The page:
PCC to host Domestic Violence summit


Merseyside Police Commissioner Jane Kennedy has united with a range of Christian organisations to host a pan-Merseyside Domestic Abuse summit.

Merseyside Police Commissioner Jane Kennedy has united with a range of Christian organisations to host a pan-Merseyside Domestic Abuse summit.

The event, being held at Liverpool Cathedral’s Lady Chapel tomorrow (Friday, November 29th) aims to raise awareness of domestic violence in the region and improve provision for survivors.

The summit is a joint initiative by the Commissioner, the Josephine Butler Memorial Trust, Liverpool Cathedral, the Diocesan Council for Social Aid, Mothers’ Union and Church and Society.

The day will involve workshops, displays, personal testimonies from survivors of abuse and the sharing of good practice as to how domestic violence can be eliminated from our communities. Key note speaker at the event is former Attorney General and Prisons Minister, Baroness Scotland.

The event will also be used to launch an innovative new strategy created by the Merseyside Criminal Justice Board, which Jane Kennedy chairs. Reducing Domestic Violence and Abuse is a Merseyside-wide strategy that aims to ensure a consistent and quality service is provided for all victims.

Merseyside Police Commissioner Jane Kennedy said: “"Domestic abuse is an issue that still largely remains behind closed doors. We need to bring this crime into the spotlight and break down the silence within our communities.

“This summit is a real opportunity to do just that. It will provide a forum to talk about the issue, share work that has made a real difference and increase awareness among victims of the help and support that is available. These are crucial steps in breaking the cycle of abuse that has pervaded our communities for far too long with untold, long-lasting effects on victims and their children.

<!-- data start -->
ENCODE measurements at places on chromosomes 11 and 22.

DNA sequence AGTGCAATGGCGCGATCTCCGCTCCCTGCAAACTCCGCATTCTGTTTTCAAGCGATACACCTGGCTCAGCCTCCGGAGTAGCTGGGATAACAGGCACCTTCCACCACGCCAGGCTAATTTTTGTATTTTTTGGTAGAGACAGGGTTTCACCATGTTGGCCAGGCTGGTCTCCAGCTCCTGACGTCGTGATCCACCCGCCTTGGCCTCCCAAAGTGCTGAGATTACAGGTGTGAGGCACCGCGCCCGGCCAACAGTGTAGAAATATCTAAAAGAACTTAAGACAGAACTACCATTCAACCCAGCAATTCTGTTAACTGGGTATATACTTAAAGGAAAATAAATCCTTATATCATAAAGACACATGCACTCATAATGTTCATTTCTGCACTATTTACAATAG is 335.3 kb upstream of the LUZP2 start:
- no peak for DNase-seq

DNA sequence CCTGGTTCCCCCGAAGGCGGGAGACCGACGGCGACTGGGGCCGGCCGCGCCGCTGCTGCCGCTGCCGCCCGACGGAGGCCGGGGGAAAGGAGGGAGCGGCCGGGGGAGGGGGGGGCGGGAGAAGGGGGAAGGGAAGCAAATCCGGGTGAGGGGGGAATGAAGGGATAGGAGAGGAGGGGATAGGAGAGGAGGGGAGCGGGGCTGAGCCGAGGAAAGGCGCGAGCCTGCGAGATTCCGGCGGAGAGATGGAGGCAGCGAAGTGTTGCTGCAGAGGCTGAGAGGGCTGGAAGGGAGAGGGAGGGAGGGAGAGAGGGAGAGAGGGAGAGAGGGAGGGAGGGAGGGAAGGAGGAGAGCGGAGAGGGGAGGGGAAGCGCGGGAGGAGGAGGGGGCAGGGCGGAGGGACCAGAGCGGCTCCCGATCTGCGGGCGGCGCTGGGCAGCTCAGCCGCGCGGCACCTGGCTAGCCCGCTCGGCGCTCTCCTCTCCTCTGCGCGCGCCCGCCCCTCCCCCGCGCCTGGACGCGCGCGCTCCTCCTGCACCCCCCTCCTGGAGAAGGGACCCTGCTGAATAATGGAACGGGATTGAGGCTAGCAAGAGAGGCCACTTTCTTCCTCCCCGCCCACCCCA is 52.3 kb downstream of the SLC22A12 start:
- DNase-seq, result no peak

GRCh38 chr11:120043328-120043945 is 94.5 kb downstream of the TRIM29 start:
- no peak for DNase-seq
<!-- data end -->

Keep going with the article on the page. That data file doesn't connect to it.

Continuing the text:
“I want all survivors of domestic violence to know if they contact the police or any other agency they will be listened to, believed and understood. In this day and age, nobody should be suffering in silence. I want to send out a clear message that violence in the home is never acceptable.”

Since taking office, the Commissioner has dedicated much time to working with organisations and agencies that support victims. Through the Merseyside Criminal Justice Board she has been able to unite independent criminal justice agencies, such as the courts, prosecutors, probation service and the prisons, local authorities and youth offending teams, with the community and voluntary sector to support their work with survivors of domestic violence. The new strategy devised by the Board is one way in which she will work closely with Merseyside Police to ensure victims in the region are fully protected and supported.

Jane Kennedy added: “I want all agencies to work together to ensure victims are put at the very heart of the criminal justice system. We cannot let services slip or vulnerable people fall between the gaps. It is by continuing to listen closely to victims, treating them more humanely and working with them that we can provide the best level of care while giving them greater prominence in the criminal justice system.”